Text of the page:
Pride is about more than just rainbows – it’s about radical change
IPA Insolvency Practitioner newsletter, July 2022
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Heather Childs-Potter, Regulation Assistant and Diversity & Inclusion Champion, IPA
What is Pride?
Since 1970, the LGBTQ+ community has marked June as Pride month. Pride month celebrates LGBTQ+ culture, achievements and the history of pride through a series of organised activities including pride marches, film festivals, art exhibits and other programmes. Pride month recognises and appreciates how far we have all come in LGBTQ+ rights but also acknowledges the need for greater acceptance and equality.
The history of Pride
In the late 1960s, being openly gay was illegal in most places. The gay bars and clubs in the 1960s were places of refuge, where people could express themselves openly and not fear punishment, discrimination or abuse. On June 28, 1969, the police raided a club called the Stonewall Inn, a popular bar in New York. It was quite common for police to shut down gay bars, confiscate alcohol and arrest employees and customers. On this night, the customers at the club decided to fight back and stand up for their freedoms. The Stonewall riots soon became a symbol of resistance to social and political discrimination that would inspire unity among LGBTQ+ groups for decades to come.
What is Pride today?
It is fair to say that we have come an incredibly long way since 1970. London Pride saw 1.5 million people celebrate and protest in support of LGBTQ+ rights in 2019. But as Pride grows, so has the commercial and corporate influence. It seems that there’s more emphasis on performative participation than intentional activism. Commentators have argued that the Pride parade in London is now filled with corporations showing off their rainbow merchandise and being congratulated for this alone. It raises concerns about the prominence of corporate logos and the money pouring in from wealthy companies – does it lead to activism for LGBTQ+ and radical change?
Why is Pride important to me?
I have never been to a London Pride parade, but that doesn’t mean I do not celebrate Pride. In fact, the celebration of pride for me is not a once-a-year thing, but more of a 24/7-365-days-a-year thing.
I am proudly part of the LGBTQ+ community and identify as a queer, bisexual with pronouns she/they. When I finally started to embrace this part of me, a lot of amazing people came into my life, most of them identifying as queer, non-binary, gay, bisexual, lesbian & trans. Through my connections with them I have learnt so much, not only about their experiences but myself too. This community forces you (in a good way) to be your truest, authentic self and actively challenges you to think about your own unconscious biases, pre-made assumptions of other people and how society has been formed. Personally, I would like to live in a world where cis-heteronormative couples are not the “norm” and embrace more of the wonderful different connections people can have, for example: lesbian couples having children, gay men adopting children, platonic friends buying a house together etc. The most important thing for me is that because I was not born in the UK, this community feels like home, and I am so proud to be a part of it.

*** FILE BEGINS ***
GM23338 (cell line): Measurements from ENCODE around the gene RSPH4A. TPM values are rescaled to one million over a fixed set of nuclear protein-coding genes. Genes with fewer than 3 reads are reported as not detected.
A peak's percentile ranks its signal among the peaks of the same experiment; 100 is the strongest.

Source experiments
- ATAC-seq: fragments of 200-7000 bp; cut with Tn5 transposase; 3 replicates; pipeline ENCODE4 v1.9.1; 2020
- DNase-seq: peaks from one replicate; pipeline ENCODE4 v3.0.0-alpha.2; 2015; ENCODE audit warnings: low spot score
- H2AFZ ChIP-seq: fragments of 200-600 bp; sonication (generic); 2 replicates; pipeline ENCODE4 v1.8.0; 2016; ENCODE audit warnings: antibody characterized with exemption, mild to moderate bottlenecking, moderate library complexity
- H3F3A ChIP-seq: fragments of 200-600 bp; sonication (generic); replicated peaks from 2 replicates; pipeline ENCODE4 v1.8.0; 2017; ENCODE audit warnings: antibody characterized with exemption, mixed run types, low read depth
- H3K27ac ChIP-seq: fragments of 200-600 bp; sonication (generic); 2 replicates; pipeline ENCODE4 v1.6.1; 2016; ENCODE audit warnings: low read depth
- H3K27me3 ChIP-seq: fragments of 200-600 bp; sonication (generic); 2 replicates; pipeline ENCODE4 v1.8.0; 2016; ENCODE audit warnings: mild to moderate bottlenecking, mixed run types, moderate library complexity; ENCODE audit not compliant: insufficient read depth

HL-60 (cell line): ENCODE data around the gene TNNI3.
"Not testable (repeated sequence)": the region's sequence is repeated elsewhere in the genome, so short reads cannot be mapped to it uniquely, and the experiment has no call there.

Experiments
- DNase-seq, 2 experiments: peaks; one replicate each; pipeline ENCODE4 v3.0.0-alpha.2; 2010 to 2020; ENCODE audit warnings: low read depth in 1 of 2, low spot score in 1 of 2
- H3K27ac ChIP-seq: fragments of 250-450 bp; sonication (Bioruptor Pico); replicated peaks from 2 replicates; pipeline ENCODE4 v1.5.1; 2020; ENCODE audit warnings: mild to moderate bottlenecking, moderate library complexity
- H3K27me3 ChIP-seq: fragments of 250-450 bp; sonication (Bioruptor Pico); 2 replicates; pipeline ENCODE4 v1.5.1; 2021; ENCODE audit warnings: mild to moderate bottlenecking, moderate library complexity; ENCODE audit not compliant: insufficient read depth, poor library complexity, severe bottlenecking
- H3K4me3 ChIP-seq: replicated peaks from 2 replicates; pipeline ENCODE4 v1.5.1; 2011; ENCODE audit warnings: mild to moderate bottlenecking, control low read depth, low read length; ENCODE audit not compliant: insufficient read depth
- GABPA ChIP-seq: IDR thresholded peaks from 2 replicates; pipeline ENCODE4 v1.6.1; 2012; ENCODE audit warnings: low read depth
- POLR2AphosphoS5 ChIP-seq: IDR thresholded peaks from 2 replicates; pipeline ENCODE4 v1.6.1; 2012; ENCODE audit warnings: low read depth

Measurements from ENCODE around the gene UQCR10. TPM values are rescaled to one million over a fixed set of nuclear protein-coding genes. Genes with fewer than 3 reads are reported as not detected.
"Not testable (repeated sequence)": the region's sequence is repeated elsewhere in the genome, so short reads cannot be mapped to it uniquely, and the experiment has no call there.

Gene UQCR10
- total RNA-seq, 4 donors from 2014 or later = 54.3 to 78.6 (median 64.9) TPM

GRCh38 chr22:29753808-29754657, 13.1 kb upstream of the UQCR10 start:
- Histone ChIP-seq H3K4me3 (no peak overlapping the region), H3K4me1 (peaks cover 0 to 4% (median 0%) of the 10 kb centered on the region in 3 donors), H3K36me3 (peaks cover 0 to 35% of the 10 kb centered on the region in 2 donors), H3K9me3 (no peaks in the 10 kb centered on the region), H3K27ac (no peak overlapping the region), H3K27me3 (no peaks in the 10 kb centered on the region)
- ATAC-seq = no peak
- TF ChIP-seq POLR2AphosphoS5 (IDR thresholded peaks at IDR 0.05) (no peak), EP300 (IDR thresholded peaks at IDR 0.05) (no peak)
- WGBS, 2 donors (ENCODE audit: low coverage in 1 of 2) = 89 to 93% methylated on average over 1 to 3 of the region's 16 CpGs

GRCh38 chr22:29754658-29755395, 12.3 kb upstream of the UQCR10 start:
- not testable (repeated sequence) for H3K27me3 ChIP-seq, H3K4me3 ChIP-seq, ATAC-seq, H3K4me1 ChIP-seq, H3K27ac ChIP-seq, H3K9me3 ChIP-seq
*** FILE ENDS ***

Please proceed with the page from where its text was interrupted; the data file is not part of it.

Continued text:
What can be done to continue to raise awareness and strive for radical change?
To understand the importance of pride and equality for LGBTQ+ people, it is important to understand intersectionality within this context. LGBTQ+ people exist within all communities, including people of colour, the young and old, people of faith, those with disabilities and different socio-economic backgrounds. Each of these backgrounds bring a different lived experience, perspectives and sadly, levels of discrimination and oppression. A gay white man may have to deal with homophobia, but a gay black man is likely to experience both homophobia and racism. Another example is a lesbian Muslim woman who might have to deal with racism, islamophobia and sexism, as well as homophobia.
These examples are not just hypothetical; findings from Stonewall show that a third (35%) of LGBTQ+ people hide their identity at work out of fear of discrimination, and this figure rises to 42% for black, Asian and minority ethnic employees and 51% for transgender workers. Disabled LGBTQ+ people are also heavily marginalised, and people who identify as LGBTQ+ are more likely to develop problems like low self-esteem, depression, anxiety, eating problems and misuse of drugs and alcohol.
While this may be uncomfortable to read, it is vitally important for people to acknowledge the reality of living with an intersected identity to understand the multiple barriers and adversity some LGBTQ+ people face.
What can we do to show support and allyship?
- Be visible in your support
- Educate yourself and stay informed
- Be mindful about confidentiality and “outing” someone
- Avoid assumptions to do with gender and sexuality
- Speak up and challenge homophobia, biphobia or transphobia
- Uplift the most marginalised voices in the community
Thank you for taking the time to read this article. Below are some photos from the Stonewall Inn and National Monument in New York, which I recently visited.